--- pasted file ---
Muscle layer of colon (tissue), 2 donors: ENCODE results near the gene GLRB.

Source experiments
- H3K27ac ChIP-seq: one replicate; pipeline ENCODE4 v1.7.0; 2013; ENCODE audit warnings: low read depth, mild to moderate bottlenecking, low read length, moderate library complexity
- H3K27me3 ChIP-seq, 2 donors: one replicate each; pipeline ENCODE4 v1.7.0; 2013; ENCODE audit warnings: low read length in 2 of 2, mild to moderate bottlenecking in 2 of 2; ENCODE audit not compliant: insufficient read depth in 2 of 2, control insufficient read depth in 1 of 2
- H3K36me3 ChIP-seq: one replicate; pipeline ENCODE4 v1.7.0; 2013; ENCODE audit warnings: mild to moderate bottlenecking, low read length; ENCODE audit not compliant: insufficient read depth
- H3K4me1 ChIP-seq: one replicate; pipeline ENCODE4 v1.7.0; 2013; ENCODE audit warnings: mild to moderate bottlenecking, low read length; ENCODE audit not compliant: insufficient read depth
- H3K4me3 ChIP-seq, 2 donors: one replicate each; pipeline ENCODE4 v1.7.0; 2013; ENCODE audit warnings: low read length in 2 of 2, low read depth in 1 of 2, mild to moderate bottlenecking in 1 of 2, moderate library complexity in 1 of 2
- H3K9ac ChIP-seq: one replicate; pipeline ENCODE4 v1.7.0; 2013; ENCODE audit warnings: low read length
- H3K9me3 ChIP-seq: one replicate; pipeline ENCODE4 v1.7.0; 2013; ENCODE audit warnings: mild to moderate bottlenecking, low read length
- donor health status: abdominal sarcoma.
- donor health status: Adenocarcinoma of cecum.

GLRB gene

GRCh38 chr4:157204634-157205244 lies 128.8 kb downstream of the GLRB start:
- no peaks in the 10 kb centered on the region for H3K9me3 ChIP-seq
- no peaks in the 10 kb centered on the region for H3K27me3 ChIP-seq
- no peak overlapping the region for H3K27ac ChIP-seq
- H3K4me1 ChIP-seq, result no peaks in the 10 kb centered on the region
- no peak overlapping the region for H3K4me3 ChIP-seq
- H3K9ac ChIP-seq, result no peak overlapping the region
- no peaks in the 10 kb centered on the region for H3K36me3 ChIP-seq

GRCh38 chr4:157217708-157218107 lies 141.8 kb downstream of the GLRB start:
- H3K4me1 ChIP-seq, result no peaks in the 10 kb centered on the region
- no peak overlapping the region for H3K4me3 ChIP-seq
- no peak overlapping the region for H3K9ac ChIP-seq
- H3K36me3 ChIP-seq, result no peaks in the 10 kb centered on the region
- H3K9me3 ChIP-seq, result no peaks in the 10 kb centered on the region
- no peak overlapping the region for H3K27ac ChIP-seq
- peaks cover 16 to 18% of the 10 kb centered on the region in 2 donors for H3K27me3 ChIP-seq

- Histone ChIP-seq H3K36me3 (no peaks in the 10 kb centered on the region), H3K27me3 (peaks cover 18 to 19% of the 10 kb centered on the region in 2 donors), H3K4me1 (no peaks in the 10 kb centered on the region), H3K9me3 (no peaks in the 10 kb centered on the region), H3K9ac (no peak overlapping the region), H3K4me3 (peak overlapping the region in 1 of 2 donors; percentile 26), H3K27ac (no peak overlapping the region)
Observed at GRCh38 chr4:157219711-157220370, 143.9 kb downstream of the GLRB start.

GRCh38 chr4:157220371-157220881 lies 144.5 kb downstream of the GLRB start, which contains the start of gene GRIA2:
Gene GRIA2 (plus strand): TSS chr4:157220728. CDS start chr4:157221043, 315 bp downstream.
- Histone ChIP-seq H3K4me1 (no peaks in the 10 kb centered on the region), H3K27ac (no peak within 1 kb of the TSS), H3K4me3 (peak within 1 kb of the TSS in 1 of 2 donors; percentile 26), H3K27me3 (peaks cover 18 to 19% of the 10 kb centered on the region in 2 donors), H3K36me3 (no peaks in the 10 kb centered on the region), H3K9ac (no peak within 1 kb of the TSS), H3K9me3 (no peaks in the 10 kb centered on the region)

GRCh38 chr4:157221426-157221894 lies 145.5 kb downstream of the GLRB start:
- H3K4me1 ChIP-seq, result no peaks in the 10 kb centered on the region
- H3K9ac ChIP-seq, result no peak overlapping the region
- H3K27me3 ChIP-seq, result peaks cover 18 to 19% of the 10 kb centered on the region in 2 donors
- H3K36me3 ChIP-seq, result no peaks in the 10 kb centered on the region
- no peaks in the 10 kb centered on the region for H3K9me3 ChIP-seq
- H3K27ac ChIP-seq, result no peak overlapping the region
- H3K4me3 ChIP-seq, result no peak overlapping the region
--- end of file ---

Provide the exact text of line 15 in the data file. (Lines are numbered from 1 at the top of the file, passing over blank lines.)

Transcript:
- no peaks in the 10 kb centered on the region for H3K27me3 ChIP-seq